Mussio Goodman Wins BC Court of Appeal Against ICBC

Posted on by Mussio Goodman

Mussio Goodman Wins BC Court of Appeal Against ICBC for Trying to Deny Injury Compensation

We are pleased to announce that the British Columbia Court of Appeal has ruled that ICBC must compensate for the injuries sustained by our client during a bus ride back from their zip line ride.

As reported by The Vancouver Sun, counsel for our client, Wes Mussio and Eric Goodman, were successful in convincing the Court of Appeal to reverse a decision of the Supreme Court of British Columbia dismissing our client’s case against Ziptrek.

On the day of the accident, our client was returning from a zipline tour in a bus provided by Ziptrek and being driven by a Ziptrek employee. The bus veered off the road, flipped, and fell off a cliff. Our client sustained serious injuries as a result of this accident, including a broken neck. Ziptrek refused to take responsibility for their negligence, citing the release signed by our client.

But since this accident happened in a motor vehicle, and British Columbia’s Insurance (Vehicle) Act imposes a universal compulsory insurance regime relating to motor vehicle accidents, ICBC was also brought into the mix. Despite voluntarily signing Ziptrek’s release, could our client still sue Ziptrek and and receive compensation from ICBC under the Insurance (Vehicle) Act?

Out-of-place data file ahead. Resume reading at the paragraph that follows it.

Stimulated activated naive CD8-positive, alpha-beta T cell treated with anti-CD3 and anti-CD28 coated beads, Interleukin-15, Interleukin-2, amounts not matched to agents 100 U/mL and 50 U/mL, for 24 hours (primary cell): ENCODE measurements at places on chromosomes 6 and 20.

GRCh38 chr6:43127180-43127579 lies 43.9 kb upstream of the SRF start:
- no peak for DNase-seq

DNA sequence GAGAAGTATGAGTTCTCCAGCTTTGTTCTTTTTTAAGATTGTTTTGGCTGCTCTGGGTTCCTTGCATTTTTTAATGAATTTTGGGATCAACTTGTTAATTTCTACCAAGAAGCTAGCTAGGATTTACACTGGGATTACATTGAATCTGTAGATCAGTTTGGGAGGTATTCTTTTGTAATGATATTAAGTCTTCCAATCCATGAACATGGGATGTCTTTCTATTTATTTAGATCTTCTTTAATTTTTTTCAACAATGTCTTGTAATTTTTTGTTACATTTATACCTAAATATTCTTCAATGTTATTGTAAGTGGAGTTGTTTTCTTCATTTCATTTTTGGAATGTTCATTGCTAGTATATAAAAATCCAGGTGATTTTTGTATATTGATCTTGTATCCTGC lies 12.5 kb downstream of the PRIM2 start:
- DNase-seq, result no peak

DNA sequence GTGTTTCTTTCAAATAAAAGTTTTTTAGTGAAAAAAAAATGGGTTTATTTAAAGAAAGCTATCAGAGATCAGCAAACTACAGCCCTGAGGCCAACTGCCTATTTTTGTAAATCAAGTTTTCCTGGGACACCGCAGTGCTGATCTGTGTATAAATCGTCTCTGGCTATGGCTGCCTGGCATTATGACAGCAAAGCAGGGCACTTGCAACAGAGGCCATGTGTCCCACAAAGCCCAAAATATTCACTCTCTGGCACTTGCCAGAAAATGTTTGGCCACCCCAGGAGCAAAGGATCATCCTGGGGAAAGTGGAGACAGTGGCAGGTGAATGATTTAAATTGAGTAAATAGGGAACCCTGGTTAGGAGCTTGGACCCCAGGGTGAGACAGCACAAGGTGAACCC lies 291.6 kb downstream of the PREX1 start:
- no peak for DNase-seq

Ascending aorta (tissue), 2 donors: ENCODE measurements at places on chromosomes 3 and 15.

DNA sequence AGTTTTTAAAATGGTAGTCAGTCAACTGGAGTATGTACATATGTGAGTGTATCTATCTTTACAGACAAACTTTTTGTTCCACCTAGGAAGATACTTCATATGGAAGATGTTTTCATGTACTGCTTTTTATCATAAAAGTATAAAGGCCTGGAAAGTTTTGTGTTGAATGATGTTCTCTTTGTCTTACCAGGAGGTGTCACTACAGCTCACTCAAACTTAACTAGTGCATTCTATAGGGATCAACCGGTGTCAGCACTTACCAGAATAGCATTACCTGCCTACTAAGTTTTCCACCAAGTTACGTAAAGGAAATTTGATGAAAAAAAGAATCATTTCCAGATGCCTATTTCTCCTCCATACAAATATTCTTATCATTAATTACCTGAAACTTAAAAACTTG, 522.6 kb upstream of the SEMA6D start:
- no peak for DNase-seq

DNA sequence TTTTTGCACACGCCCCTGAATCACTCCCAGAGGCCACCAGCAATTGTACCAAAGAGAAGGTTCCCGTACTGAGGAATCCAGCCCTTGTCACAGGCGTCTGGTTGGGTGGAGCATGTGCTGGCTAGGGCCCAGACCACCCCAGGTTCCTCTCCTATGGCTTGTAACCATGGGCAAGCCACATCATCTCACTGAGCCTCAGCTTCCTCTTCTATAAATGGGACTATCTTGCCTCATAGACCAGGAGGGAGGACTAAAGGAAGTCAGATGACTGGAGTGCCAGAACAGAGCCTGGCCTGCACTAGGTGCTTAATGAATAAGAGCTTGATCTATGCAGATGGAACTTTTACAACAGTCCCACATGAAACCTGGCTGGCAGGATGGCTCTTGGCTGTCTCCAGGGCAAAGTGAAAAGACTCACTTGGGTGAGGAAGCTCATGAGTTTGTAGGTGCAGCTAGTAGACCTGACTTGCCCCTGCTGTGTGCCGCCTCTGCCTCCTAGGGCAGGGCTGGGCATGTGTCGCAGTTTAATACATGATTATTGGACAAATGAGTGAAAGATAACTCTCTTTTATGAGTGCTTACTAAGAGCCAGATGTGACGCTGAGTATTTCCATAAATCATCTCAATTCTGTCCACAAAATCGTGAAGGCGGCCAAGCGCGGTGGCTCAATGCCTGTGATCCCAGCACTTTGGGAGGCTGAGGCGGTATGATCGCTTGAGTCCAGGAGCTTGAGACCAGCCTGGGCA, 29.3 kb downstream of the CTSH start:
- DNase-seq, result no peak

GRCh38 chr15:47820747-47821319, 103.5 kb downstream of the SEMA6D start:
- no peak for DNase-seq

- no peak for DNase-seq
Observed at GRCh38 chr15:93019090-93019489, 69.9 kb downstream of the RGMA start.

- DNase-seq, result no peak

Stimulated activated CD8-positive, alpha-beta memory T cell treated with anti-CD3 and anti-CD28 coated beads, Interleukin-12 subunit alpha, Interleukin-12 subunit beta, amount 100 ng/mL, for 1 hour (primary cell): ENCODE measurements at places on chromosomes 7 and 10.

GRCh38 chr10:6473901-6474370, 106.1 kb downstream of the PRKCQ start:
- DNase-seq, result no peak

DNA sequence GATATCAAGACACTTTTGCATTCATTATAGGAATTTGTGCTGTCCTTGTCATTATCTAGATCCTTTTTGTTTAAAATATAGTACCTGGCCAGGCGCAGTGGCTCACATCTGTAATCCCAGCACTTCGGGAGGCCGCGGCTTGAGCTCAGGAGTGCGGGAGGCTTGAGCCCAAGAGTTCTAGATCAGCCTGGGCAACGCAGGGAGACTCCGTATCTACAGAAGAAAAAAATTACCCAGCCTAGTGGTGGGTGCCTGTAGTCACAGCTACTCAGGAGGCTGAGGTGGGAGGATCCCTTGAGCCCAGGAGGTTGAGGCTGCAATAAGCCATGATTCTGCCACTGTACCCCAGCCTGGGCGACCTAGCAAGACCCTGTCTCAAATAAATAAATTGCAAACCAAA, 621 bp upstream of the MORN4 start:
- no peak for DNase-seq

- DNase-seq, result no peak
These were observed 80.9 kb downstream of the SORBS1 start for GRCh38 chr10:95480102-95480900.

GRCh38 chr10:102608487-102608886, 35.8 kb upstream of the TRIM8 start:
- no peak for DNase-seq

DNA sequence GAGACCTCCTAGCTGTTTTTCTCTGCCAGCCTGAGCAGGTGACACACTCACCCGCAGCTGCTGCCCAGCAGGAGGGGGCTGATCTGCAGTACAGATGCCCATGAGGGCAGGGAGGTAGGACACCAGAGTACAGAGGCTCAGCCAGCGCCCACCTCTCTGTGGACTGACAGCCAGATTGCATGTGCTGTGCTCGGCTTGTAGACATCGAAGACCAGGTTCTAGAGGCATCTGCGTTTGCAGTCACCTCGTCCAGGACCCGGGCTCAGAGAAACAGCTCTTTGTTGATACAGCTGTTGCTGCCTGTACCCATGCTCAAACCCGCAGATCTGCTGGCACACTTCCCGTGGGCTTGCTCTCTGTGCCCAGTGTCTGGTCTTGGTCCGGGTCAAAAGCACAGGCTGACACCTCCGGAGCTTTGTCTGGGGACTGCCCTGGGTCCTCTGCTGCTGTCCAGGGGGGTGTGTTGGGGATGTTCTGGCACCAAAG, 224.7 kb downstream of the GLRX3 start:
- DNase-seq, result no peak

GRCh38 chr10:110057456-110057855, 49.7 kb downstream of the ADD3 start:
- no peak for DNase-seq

Mr. Mussio and Mr. Goodman said “yes”, arguing that our client only contemplated signing away her rights relating to injuries occurring on or around the zipline itself and that denying our client her rights under the Insurance (Vehicle) Act was contrary to public policy.

ICBC said “no”, even though they admitted that the accident occurred as a result of the Ziptrek bus driver’s negligence. They argued that our client had completely relinquished her rights to sue by signing Ziptrek`s release.

The British Columbia Supreme Court sided with Ziptrek and ICBC, which opened the door to various types of “mischief” flowing from the ability of private parties to contract out of their rights under the statutory insurance scheme. For instance, bus companies and taxi companies might theoretically be permitted to force customers to sign away their rights as a condition of using their services and thereby avoid liability for their negligence.

The concept of a universal compulsory car insurance regime would therefore be fundamentally undermined, since allowing people to opt out of the regime would render it neither universal nor compulsory.

However, the Court of Appeal reversed this decision, agreeing with Mr. Mussio and Mr. Goodman that it was against public policy to allow people to contract out of the universal and compulsory insurance scheme imposed under the Insurance (Vehicle) Act. As noted by Madam Justice Garson, writing for the majority of the Court of Appeal:

In my view, the ICBC regime is intended as a benefit for the public interest just as is human rights legislation. It would be contrary to the public interest and to a harmonious contextual interpretation of the legislation to allow private parties to contract out of this regime. As such, to the extent that the Release purports to release liability for motor vehicle accidents it is contrary to public policy and is unenforceable.

The Court of Appeal held that Ziptrek and ICBC are liable for our client’s injuries in the bus crash. A trial before the Supreme Court of British Columbia will be scheduled to determine how much those injuries are worth.

There is no word yet as to whether Ziptrek and ICBC intend to appeal this decision to the Supreme Court of Canada.